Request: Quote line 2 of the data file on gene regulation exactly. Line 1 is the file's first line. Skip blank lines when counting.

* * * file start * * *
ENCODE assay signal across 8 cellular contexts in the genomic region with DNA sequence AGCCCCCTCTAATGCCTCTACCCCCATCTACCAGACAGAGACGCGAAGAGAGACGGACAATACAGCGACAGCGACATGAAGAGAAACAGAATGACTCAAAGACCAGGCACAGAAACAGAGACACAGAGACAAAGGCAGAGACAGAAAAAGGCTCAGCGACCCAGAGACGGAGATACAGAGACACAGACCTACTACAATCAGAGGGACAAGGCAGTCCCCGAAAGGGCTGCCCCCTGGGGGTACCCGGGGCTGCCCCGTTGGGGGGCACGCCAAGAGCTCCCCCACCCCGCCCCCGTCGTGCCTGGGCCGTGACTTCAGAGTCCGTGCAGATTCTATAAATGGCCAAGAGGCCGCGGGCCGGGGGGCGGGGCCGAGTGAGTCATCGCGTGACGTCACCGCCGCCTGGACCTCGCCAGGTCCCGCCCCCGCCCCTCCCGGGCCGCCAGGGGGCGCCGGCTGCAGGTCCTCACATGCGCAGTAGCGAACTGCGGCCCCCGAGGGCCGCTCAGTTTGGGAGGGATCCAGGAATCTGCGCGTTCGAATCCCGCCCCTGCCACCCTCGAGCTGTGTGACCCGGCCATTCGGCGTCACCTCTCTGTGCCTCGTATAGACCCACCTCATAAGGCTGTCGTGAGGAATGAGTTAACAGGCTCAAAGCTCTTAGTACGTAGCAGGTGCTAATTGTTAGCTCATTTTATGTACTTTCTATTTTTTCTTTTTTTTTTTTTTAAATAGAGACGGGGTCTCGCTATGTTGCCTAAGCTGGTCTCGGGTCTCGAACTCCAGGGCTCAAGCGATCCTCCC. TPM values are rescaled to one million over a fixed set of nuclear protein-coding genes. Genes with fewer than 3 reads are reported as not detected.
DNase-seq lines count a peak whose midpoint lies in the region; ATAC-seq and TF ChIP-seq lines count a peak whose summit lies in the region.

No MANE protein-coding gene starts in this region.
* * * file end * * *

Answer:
DNase-seq lines count a peak whose midpoint lies in the region; ATAC-seq and TF ChIP-seq lines count a peak whose summit lies in the region.